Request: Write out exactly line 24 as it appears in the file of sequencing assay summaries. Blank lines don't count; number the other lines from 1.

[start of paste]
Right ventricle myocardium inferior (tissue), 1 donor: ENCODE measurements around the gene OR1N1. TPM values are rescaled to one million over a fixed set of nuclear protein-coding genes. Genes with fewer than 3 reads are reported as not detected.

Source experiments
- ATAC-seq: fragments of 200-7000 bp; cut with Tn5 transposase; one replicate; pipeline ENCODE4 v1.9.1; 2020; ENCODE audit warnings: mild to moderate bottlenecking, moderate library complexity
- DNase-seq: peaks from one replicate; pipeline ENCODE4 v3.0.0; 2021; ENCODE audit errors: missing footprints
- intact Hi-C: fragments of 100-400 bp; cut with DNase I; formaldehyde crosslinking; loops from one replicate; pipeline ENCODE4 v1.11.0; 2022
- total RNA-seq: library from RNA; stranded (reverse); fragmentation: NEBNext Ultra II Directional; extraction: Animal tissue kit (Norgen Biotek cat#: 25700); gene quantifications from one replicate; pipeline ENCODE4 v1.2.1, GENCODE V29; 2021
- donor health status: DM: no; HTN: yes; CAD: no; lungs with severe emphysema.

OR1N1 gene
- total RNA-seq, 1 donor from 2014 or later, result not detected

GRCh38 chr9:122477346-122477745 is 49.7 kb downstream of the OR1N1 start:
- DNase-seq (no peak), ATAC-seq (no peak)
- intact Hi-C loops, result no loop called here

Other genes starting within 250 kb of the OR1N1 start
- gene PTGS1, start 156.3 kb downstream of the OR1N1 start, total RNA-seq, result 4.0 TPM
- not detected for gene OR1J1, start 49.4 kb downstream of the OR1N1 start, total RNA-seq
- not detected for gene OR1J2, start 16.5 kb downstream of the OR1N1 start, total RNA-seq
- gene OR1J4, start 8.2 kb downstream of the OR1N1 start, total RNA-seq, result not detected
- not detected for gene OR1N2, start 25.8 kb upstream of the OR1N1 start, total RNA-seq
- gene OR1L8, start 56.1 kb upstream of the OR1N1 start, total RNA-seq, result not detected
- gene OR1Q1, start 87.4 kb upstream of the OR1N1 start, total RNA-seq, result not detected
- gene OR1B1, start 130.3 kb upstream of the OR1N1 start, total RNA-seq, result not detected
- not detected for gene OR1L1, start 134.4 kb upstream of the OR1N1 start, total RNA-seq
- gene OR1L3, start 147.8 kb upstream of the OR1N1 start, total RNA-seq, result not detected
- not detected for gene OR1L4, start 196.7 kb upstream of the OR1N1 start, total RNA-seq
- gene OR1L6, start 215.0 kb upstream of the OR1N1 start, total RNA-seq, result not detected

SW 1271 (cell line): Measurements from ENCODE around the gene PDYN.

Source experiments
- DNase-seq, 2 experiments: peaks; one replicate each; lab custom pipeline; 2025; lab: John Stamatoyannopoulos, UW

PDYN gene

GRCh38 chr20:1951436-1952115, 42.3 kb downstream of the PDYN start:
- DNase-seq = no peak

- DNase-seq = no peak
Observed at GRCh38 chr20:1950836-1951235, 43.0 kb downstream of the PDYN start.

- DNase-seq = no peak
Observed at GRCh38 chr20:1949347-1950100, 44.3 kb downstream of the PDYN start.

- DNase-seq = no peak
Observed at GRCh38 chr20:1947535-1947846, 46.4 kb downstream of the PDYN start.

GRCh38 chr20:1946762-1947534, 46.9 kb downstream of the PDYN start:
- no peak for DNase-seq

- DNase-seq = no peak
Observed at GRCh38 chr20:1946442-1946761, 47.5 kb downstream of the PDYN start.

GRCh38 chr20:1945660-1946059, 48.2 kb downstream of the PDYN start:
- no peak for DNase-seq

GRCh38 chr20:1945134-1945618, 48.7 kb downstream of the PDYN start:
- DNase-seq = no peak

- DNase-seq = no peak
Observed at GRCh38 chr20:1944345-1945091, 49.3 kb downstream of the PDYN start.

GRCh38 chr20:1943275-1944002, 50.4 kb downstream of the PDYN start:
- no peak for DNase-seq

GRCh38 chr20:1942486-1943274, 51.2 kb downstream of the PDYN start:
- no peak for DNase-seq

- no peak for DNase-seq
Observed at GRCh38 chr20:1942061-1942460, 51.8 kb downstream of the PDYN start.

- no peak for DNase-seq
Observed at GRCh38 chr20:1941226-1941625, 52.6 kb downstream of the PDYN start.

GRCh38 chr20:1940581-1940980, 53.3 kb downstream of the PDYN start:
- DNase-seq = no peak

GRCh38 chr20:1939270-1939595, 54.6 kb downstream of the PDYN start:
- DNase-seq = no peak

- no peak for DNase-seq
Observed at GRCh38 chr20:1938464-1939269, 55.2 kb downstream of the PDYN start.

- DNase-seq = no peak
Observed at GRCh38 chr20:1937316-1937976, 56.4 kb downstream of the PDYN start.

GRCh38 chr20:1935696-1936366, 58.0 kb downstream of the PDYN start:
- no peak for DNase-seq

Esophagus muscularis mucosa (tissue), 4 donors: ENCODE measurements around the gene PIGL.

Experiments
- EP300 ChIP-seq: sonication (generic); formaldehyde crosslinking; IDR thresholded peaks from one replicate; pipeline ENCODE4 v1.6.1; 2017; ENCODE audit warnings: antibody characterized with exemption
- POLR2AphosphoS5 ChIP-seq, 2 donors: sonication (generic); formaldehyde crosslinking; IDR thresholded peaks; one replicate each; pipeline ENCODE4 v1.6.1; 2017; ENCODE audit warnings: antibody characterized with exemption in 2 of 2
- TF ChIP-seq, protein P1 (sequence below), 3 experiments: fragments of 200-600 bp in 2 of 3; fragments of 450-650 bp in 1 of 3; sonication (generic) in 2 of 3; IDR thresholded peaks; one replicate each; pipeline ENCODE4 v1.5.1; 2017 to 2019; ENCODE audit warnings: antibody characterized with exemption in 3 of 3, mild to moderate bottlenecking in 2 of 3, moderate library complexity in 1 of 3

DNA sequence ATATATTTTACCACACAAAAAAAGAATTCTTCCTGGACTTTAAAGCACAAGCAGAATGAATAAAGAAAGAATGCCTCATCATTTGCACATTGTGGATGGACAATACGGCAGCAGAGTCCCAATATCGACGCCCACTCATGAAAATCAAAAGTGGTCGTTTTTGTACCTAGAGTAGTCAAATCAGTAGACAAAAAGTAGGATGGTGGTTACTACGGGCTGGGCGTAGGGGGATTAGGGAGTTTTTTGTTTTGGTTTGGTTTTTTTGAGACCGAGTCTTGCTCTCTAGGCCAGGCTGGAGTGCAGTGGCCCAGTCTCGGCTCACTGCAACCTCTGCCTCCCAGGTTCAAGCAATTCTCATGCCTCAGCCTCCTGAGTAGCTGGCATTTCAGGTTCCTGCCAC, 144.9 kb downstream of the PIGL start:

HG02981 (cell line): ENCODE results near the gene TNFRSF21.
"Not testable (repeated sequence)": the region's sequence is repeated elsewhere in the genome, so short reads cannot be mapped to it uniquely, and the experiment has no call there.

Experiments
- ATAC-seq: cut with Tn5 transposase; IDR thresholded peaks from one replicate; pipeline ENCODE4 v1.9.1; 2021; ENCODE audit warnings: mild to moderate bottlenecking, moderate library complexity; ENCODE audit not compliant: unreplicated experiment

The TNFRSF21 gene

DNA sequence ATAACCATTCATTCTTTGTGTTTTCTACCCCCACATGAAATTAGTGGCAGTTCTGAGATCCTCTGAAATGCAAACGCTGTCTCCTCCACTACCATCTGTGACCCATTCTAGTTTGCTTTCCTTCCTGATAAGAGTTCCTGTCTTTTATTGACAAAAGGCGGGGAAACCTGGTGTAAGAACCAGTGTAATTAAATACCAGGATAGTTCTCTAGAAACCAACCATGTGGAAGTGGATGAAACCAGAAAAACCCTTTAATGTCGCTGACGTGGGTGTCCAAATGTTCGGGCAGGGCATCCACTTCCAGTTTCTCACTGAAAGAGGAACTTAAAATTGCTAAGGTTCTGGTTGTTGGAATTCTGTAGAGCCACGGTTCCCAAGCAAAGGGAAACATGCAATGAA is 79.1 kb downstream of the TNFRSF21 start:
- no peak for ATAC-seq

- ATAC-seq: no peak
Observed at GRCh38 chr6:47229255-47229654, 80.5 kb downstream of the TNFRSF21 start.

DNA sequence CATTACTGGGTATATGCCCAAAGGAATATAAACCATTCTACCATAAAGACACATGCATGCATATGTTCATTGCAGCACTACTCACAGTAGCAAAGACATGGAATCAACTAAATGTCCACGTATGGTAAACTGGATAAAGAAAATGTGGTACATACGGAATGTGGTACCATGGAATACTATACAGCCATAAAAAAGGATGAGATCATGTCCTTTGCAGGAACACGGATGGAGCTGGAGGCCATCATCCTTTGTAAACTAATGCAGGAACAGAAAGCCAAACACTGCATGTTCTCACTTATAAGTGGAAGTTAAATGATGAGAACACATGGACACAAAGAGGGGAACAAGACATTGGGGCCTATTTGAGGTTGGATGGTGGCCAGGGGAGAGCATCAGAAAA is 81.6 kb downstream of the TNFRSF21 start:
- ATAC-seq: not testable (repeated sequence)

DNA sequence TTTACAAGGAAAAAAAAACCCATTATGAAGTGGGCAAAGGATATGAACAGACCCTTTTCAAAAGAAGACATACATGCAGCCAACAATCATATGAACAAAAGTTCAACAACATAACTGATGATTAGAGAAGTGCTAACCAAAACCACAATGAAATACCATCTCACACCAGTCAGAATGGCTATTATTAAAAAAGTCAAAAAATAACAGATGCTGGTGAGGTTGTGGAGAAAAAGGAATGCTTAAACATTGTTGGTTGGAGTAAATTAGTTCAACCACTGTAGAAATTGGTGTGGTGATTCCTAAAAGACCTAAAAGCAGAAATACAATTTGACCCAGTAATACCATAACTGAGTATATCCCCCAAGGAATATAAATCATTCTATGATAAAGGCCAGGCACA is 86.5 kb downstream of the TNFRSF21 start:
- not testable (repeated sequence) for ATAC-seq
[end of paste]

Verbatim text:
- not detected for gene OR1L4, start 196.7 kb upstream of the OR1N1 start, total RNA-seq